Little-Known Facts About South Carolina Traffic Violations
While most people have a general understanding of the laws concerning traffic violations and their need to obey them, there are several tiny details that could make a big difference in your case. If you are fighting a traffic citation in South Carolina, you will want to be aware of anything that could possibly affect the outcome. Here are some little known facts and how they might impact you.
The Fine can be Subjective
You may have found an online list stating fines for certain speeding tickets, but that does not mean that the judge or officer will necessarily stick to that amount. South Carolina laws give judges a range of amounts and the authority to choose whichever fine he or she feels is appropriate. The officer also has discretion when setting the bond amount on some traffic tickets.
Location. Location. Location.
Where you get your ticket in South Carolina is an important factor on how your case will be resolved. Each magistrate and municipal court in South Carolina has their own administrative procedures for how traffic tickets are handled. Knowing the local rules of the Court can make a huge difference in the outcome of your case.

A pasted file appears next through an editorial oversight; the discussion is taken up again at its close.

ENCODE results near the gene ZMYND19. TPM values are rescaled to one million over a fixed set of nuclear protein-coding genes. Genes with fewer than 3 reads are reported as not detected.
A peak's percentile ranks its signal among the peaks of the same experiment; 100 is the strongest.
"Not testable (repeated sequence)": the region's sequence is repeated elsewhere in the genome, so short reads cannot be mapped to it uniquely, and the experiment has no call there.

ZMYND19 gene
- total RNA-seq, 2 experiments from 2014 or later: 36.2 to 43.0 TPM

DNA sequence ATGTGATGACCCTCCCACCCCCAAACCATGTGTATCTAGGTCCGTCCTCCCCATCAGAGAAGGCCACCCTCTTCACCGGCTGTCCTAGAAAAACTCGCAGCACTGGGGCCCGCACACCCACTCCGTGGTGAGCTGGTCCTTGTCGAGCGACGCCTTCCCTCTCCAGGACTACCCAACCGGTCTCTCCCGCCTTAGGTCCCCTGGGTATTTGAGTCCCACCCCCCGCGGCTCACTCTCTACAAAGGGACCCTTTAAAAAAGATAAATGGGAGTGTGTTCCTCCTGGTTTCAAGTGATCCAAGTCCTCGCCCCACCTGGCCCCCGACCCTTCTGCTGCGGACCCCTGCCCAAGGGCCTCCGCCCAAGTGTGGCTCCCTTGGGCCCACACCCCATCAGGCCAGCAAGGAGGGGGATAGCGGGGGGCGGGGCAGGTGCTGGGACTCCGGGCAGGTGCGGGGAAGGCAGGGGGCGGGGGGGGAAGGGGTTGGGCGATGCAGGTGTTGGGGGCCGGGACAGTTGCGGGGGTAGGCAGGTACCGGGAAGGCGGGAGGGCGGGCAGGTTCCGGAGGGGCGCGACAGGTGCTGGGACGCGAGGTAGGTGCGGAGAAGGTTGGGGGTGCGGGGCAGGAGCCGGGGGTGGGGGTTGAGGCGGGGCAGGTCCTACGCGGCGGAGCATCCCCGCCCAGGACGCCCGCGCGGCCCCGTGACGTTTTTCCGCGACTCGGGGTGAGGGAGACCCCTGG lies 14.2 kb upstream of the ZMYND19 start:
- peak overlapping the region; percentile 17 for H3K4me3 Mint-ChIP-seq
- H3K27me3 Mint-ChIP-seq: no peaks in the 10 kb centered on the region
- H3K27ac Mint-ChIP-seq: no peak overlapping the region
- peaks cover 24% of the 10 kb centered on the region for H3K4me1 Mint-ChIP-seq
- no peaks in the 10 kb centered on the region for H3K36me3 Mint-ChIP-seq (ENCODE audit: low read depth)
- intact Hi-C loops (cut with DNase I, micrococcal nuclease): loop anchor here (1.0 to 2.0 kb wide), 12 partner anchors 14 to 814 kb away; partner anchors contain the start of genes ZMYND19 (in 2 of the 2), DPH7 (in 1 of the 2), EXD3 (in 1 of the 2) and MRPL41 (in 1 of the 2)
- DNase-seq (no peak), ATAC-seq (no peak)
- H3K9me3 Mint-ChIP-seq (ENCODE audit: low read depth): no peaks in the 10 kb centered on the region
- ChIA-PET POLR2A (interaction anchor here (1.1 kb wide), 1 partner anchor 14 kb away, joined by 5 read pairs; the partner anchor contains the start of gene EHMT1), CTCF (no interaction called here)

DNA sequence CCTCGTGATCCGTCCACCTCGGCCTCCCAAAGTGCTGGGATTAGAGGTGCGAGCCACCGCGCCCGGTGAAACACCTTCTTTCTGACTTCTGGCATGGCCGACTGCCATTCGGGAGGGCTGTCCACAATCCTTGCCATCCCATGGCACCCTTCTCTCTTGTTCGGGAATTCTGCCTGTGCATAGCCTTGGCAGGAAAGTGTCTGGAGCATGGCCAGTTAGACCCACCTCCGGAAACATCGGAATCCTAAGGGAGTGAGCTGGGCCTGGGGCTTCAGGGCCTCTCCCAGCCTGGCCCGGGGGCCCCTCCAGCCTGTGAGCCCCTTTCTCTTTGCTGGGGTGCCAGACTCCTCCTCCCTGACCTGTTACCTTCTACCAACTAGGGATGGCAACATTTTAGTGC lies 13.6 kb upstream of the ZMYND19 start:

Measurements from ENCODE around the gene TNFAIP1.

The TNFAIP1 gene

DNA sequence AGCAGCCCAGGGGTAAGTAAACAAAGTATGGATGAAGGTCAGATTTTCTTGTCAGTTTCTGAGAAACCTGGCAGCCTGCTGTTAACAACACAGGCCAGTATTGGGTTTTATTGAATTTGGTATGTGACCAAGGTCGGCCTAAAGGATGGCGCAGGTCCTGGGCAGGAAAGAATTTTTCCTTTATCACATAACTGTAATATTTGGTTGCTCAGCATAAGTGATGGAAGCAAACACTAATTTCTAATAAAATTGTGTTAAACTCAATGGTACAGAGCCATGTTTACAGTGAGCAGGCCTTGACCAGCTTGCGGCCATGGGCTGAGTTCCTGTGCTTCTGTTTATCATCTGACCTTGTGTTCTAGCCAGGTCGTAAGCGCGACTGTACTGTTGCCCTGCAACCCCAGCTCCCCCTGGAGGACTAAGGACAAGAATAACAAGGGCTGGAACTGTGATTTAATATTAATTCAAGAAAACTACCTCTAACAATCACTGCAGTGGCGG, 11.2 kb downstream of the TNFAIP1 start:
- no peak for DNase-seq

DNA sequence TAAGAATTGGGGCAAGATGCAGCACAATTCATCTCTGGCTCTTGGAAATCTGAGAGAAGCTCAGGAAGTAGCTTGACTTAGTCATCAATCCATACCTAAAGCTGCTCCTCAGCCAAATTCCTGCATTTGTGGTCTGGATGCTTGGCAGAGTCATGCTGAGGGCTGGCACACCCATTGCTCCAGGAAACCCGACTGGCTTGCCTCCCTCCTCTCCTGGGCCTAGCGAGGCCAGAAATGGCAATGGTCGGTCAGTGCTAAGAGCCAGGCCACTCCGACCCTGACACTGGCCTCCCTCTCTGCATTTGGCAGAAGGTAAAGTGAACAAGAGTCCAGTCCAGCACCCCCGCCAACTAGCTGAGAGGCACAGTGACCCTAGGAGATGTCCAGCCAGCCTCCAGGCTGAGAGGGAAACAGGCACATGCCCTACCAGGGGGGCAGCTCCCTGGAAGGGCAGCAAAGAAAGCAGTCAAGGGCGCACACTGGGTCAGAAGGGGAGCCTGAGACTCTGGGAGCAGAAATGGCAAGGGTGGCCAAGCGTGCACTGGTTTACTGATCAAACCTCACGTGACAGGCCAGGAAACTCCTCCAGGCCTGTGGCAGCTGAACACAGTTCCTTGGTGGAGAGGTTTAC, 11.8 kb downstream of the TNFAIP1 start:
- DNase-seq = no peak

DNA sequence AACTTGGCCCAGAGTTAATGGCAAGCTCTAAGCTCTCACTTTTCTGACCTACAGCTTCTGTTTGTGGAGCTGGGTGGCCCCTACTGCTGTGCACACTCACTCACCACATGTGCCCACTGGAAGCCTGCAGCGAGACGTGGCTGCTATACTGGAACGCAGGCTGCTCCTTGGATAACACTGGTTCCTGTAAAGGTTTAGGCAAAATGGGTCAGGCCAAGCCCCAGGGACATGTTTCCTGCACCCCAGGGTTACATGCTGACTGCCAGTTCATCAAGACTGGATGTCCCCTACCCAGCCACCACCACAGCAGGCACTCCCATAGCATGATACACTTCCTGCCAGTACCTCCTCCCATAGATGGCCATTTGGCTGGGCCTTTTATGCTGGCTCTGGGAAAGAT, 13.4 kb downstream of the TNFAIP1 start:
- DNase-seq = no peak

You can be Tried in Your Absence (TIA)
If you do not show up on your court date or hire a lawyer to represent you, you can be tried in your absence and found guilty of the offense. Ignoring a ticket, even if you live out of state, is not a good idea.
You Are Not Just Paying a DUI Fine
While the punishments for a DUI citation will depend on the circumstances and number of previous offenses, you will likely be paying for a lot more than a traffic fine. Some violators will also be required to pay for enrollment in the Alcohol and Drug Safety Awareness Program or an ignition interlock system for their vehicle. Reinstatement fees will also be required after license revocation and insurance costs will most likely skyrocket. You may also have court fees and other fines tacked on.
Your License Can Be Suspended Even If You Are Not Driving
If you voluntarily lend your car to someone else for street racing, you can end up with a suspended license. This penalty can be given for racing on any public street, whether it is a highway or deserted road.
Commercial Drivers Must Notify Their Employer of Citations
If you are a commercial driver, you will need to alert your employer to any traffic tickets received. South Carolina Law gives CDL operators 30 days to let their employer know about the violation. This includes anything from a DUI to a ticket for following too closely.
You can Hire a Lawyer
Paying the ticket and pleading guilty is not your only option if you receive a South Carolina traffic ticket. A lawyer can fight for your rights, and in most cases appear on your behalf, without you ever having to go to traffic court.
Understanding these facts can make a big difference in your ability to fight for your rights in a court of law. If you are cited for any traffic ticket in South Carolina, call our South Carolina defense lawyers at (803) 351-3597 for a free consultation on how we can help.